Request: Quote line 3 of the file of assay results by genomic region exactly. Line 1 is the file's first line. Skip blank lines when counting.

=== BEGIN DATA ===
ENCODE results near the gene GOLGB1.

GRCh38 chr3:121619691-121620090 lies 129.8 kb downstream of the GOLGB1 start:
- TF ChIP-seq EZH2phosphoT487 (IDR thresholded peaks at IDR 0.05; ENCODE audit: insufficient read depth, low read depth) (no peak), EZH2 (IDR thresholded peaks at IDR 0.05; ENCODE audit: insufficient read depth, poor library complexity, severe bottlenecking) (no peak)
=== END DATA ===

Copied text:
- TF ChIP-seq EZH2phosphoT487 (IDR thresholded peaks at IDR 0.05; ENCODE audit: insufficient read depth, low read depth) (no peak), EZH2 (IDR thresholded peaks at IDR 0.05; ENCODE audit: insufficient read depth, poor library complexity, severe bottlenecking) (no peak)